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Mundane matters

Note: This first got published without its ending, a fact I caught 10 minutes later. My apologies to anybody who saw it in its naked state.


I mentioned the other day that life at the moment is pleasantly dull. That’s still the case.

After an extraordinary October, we’ve begun an extraordinary November. Cold, foggy mornings, but blue skies all afternoon. Perfect weather for winter preps and completing fall projects.

Yesterday I hauled out my little Honda inverter-generator to give it its seasonal checkup and run under load. I’ve never had to use it in an emergency, but it will run both the refrigerator and the freezer, which is the main thing. Merely knowing that brings a lot of mental ease. I’ll never forget the December day two years ago when this surprise came wandering up my driveway.

Anyhow, it took about 20 pulls to get it started — no doubt my fault for not emptying the carburetor bowl when I last put it away. But once it got going, it hummed along nicely while I treated the last of the new non-ethanol gas, diverted some of it into smaller cans, and rotated it into storage.

Putting the Honda under load revealed a glitch in my winter preparedness.

One of my two long outdoor extension cords — the newest, best quality, and most heavy-gauge of my extension cords — is nowhere to be found. I’m sure it’s somewhere around here; maybe in the attic crawl space. I don’t know. But so far it hasn’t been anywhere I’ve looked. Without it I couldn’t safely run both appliances at the same time. I’d still get by by running one for a few hours, then switching to the other, which may be the best way to go, anyhow. But even if you consider yourself semi-decently prepped, there’s always something not right.

Two is one and one is … you know that drill.


So that’s the sort of thing I’ve been doing with my days. That and planting the last fall bulbs, cooking beef stew (my #1 favorite fall food), and painting (indoors, but in glorious light).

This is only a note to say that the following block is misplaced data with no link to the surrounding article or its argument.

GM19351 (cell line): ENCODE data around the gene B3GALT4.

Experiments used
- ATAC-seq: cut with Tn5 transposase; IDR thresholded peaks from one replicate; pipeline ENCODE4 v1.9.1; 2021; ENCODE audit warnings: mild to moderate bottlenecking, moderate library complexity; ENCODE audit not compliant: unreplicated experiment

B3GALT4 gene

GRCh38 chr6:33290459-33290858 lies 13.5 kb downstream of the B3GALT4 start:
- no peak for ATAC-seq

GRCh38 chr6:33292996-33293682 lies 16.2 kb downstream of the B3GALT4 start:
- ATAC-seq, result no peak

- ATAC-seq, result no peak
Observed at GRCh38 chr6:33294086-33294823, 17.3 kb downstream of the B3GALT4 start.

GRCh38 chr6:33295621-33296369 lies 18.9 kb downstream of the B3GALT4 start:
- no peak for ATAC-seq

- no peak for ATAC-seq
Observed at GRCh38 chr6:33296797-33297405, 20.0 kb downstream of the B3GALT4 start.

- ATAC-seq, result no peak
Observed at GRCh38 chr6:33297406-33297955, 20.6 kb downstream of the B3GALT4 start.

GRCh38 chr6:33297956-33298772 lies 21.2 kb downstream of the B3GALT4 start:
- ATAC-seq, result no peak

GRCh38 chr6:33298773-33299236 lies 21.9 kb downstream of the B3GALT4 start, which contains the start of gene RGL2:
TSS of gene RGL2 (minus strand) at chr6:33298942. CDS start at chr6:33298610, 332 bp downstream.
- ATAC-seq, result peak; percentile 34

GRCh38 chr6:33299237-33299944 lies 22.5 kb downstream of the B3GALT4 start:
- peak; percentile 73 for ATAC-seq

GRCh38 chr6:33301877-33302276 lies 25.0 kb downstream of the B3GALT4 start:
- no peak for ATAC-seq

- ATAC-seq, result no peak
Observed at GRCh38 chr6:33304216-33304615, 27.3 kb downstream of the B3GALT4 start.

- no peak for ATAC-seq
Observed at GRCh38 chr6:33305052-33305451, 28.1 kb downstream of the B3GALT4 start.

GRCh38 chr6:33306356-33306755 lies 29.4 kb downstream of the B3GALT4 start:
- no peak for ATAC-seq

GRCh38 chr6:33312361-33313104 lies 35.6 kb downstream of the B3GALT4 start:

After work this evening, I sat down to a meal of mandarin oranges (from 2011 and tasting fine), stoneground whole-wheat crackers from the new liquidation store, and puckeringly sharp and nicely crumbly cheddar cheese from here in the NorthWET.

And it will be wet again. Supposed to be a very average winter, which will fill up the dams and dampen the forests against next summer’s wildfire season. But for now, I’m enjoying all this climate change.


  1. larryarnold
    larryarnold November 8, 2018 8:03 pm

    So go buy a new long heavy-duty outdoor extension cord.

    Last month I went to our Gibson’s Discount Store. (Old-fashioned locally-owned “hardware store.”) I asked one of the helpful clerks for electrical tie-wraps, and picked up a package of small, 3″ ones.
    “Whatcha needum four?”
    “Well, actually I need them to find the package I have at home that I put where I could be sure not to lose it.”
    “Gotcha. Bringum back ifn it works.”

    Ten minutes after I got home, I found the first package, right where, at the moment I put them there six months ago, I would know where they were. It’s not worth a trip to the store to take them back, so now I have two.

    As you said, two is one.

  2. Jim Price
    Jim Price November 8, 2018 8:36 pm

    Would you mind sharing the name of the cheese?

  3. Arthur M
    Arthur M November 9, 2018 2:09 am

    RE: The Honda: Manually drain the tank as dry as possible (squeeze bulb, aka “battery syringe filler” at Amazon, probably cheaper at a local auto parts emporium), then run engine until it stops. Pro Tip: when it begins to falter, cycle the choke on/off/on/off/etc. to keep it running as long as possible.

    When it stops, remove the side access cover (one large-headed screw at the top of the panel) and locate the carburetor float bowl drain screw (it’ll be on the bottom of the bowl and have a clear plastic tube attached to it which extends out the bottom of the generator). Open the screw about 3-4 turns, being careful to not remove it all the way. Whatever fuel remains in the bottom of the bowl will drain out. When draining is complete (20-30 seconds, maybe, but waiting 60 won’t hurt) re-tighten the screw firmly but gently.

    Replace access cover, set engine control knob to ON (large black rotary knob near the bottom) put choke to FULL ON, pull starter cord vigorously several times. Turn engine control knob to “OFF.”

    To recap: you’ve now emptied the tank and fuel line, run the fuel out of the fuel line and carburetor passages, drained the small amount of fuel in the carb bowl that sits below the fuel pickup in the carburetor, and by attempting to start it with the fuel system empty and the choke full on, used engine vacuum to remove all the fuel from the internal carburetor fuel passages.

    The generator can now be stored. When put back in service, first check the oil level (which should be done anyway each time it is operated), fill the tank, turn engine control knob to “ON” (that knob also turns fuel flow on or off in addition to the engine electrics) wait 60 seconds for the fuel level to “adjust” in the fuel lines, put choke full on, pull starter handle vigorusly. It will take – probably – 4-6 pulls to get a completely “dry” engine to start.